Keeping Track of Kids' Eating at School

Reporter: Shannon Samson

When your children come home from school, are they completely ravenous and head straight to the fridge before they even set down their backpacks?

Maybe they're not eating enough at school. Some may not be eating anything at all and pocketing their lunch money. Well now, you can find out what they're really up to.

Castle Elementary School students don't have to worry about forgetting their lunch money anymore. All they have to remember now is a PIN number to pay for their meals. The Meal Tracker management system keeps track of how much money is in their accounts.

It helps cafeteria managers figure out what food to order and it can help parents figure out why their children never seem to have enough lunch money. Food service manager Shenae Rowe says, "We can always pull up that report and it will show exactly what that student ate, whether they bought a piece of pizza, an extra order of bread sticks or a bottled water. So, we can always look that up and see where that money went to."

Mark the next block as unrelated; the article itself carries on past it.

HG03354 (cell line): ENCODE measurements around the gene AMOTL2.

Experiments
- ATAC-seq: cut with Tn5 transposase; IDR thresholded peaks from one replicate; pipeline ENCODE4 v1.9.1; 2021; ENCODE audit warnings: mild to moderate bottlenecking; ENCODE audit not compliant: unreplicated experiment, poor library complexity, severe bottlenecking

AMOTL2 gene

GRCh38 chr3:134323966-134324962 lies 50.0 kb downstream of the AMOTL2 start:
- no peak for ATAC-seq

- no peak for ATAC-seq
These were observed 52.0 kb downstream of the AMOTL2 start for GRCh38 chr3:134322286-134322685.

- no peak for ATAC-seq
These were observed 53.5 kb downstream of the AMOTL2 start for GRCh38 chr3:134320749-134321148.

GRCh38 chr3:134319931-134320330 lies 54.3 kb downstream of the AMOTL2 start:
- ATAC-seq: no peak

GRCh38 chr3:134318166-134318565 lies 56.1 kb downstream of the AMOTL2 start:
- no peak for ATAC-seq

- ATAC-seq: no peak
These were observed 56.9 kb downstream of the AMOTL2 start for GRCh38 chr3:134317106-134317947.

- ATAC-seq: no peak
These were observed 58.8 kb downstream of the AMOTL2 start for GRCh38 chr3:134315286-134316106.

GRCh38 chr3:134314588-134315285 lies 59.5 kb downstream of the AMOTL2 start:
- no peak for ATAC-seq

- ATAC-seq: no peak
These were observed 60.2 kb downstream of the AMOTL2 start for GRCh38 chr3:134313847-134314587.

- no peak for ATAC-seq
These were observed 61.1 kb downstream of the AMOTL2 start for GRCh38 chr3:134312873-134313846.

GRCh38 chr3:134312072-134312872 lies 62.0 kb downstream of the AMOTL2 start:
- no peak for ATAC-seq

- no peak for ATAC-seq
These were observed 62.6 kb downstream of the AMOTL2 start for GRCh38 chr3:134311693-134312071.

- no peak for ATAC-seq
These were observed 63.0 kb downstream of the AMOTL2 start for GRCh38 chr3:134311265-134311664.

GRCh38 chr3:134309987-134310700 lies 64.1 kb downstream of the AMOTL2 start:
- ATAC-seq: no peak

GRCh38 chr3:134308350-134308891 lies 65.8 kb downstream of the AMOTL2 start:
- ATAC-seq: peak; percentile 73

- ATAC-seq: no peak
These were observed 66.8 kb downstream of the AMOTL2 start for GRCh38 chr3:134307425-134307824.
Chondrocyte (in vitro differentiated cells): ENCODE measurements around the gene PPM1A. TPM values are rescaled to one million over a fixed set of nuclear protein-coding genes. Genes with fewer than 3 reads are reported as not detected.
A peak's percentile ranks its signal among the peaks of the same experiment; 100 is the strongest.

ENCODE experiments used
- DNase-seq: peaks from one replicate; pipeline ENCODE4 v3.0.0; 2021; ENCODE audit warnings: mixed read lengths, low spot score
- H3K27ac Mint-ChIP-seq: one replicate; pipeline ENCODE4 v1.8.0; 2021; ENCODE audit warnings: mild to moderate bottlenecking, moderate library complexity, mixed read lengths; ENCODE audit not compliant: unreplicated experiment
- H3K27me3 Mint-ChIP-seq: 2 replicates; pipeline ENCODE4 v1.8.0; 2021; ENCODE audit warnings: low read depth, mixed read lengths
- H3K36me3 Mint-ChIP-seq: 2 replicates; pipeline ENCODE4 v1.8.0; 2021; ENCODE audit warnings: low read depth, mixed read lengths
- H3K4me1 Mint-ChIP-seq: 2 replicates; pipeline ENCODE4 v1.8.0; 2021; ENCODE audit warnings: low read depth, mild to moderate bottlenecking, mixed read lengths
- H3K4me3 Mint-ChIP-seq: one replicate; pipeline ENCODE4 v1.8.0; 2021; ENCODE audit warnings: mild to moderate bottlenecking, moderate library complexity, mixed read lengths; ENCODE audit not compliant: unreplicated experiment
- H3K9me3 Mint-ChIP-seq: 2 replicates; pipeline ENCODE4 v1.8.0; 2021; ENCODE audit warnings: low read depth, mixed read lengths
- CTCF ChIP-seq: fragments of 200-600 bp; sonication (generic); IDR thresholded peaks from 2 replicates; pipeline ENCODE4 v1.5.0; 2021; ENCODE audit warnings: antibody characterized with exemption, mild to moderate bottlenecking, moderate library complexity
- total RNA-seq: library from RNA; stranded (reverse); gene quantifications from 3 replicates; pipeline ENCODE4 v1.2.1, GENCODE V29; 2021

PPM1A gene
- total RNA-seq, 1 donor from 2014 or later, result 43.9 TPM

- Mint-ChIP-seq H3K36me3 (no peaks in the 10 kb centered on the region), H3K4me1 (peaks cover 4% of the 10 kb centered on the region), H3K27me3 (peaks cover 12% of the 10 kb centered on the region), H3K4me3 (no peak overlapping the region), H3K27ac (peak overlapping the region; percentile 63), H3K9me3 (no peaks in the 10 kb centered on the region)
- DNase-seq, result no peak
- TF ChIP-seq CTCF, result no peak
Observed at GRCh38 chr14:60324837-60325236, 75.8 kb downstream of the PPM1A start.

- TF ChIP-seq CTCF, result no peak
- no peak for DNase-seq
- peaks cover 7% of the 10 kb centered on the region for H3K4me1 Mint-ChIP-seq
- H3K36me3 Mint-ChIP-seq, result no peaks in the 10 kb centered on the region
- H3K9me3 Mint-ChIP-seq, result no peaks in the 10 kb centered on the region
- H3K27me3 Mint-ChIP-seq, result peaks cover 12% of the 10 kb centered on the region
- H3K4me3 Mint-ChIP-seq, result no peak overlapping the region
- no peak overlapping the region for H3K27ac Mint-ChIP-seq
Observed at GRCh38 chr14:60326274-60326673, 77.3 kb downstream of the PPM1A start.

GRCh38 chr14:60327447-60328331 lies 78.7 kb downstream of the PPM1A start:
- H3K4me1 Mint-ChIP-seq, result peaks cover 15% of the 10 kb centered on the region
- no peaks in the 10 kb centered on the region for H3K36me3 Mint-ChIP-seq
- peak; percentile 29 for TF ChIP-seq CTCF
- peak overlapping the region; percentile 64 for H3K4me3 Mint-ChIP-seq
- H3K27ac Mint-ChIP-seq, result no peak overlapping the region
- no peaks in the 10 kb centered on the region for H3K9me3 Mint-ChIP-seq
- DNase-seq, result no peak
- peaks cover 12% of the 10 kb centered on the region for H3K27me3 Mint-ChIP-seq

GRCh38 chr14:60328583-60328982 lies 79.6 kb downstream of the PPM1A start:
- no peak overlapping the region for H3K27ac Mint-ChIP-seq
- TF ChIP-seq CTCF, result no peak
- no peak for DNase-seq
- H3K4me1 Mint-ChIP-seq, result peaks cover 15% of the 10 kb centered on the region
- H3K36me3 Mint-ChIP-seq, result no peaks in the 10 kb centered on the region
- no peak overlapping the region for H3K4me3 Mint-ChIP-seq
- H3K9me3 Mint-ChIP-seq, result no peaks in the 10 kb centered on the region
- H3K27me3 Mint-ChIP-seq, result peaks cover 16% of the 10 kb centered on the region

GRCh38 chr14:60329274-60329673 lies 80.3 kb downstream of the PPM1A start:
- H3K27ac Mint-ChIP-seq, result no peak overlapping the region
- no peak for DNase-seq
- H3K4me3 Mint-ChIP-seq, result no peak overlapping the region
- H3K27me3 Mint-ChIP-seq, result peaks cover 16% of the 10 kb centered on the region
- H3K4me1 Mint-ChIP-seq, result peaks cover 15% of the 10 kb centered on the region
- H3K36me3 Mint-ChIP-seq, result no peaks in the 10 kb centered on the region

So now, parents can help take responsibility for what their children eat away from home, which can be important if they're among the 15 percent of American kids who are overweight.

Warrick schools are more health conscious than ever, using low fat ingredients as much as possible and baking instead of frying when possible. Flavored water, skim and one percent milk are the big seller these days as opposed to the two percent and whole that used to line the shelves.

Rowe says, "I think we all need to work together to help make our children a lot healthier. I think we can definitely do our part in the schools to make things better and we've made gradual changes to improve that, just offering healthier snacks, making food items a lot healthier, cutting back on the butter or margarine."

Every standard lunch they serve has an entree, a fruit, a vegetable and a milk in reasonably-sized portions. The trick is getting the kids to stay away from some of the fatty ala carte items. Now, too much junk food will go on their permanent record.